So, I bummed around and went to the 3pm show uptown. Packed house and a pretty respectful audience sans the very old woman who sat next to me. She arrived 10 minutes late and was silent for the most part. About an hour and a half in though, I noticed that she kept looking at me and practically staring. Perhaps she was trying to gauge a reaction, but she clearly didn't know what she had bought a ticket for. Around that time and using the normal volume of her voice asked me, "where does this film take place." Not wanting to get into the debate of whether it took place near Turin or if the farmer had in fact traveled all of the way back to Hungary before the Day 1 sequence in the prologue, I told her I didn't know. Then about 130 minutes in (146 minute movie), she asked in full volume, "How much longer is this?" I told her with an annoyed tone that I didn't know, but she laughed and seemed to think I was making a crack about the slow film. She then proceeded to ask everyone around us dismissing everyone who shushed her.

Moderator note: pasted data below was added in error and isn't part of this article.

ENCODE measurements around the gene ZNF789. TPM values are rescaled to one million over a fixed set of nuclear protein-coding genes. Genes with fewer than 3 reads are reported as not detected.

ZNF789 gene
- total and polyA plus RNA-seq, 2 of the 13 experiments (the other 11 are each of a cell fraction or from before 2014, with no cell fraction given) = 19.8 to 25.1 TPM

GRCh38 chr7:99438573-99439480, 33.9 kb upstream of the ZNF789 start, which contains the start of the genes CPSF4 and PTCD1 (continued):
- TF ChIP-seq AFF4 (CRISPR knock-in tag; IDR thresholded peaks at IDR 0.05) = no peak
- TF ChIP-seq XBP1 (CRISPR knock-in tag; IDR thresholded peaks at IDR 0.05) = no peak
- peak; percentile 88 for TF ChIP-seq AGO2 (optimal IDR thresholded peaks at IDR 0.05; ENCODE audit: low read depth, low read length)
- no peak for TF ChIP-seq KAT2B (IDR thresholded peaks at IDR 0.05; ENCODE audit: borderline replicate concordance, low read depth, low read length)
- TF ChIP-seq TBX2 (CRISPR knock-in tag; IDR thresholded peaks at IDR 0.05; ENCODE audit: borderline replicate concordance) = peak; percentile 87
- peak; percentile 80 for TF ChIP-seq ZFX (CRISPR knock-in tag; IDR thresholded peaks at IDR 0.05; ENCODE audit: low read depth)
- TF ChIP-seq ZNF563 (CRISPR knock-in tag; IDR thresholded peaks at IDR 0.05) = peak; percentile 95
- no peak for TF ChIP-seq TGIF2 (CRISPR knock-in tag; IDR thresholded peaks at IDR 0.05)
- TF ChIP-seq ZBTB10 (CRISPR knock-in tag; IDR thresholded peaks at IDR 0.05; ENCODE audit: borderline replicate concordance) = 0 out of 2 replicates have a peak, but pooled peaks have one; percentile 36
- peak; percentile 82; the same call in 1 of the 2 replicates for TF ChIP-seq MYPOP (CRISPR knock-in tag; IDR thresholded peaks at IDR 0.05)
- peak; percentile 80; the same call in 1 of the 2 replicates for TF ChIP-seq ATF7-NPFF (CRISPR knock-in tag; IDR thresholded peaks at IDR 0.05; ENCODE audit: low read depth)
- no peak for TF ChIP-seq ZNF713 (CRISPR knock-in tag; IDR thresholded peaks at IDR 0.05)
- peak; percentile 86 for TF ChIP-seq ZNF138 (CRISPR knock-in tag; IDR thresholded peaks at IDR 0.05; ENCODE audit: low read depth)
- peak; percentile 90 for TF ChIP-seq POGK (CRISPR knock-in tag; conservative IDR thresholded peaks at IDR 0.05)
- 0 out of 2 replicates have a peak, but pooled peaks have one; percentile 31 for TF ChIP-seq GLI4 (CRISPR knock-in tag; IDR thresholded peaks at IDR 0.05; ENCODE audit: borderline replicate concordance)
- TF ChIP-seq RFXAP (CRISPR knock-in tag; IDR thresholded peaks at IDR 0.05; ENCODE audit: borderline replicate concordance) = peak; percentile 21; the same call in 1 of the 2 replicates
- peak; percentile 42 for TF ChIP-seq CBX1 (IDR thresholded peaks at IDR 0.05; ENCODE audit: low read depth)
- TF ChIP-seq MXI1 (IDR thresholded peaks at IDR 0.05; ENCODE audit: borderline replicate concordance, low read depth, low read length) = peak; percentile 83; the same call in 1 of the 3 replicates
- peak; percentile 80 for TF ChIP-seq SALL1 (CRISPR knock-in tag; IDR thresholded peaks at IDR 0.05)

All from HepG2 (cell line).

Leaving the theater, I instantly went and had two baked potatoes.


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PostPosted: Sun Mar 04, 2012 2:24 pm 
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One of the best films I've ever seen that I've also found so difficult and trying to watch. I'd put it up there with a handful of the most challenging viewing experiences I've ever had. Mostly because in this film Tarr seems determined to prove that he can make a masterpiece of the medium while denying the viewer almost all of the usual pleasures of cinema, even of his own previous efforts.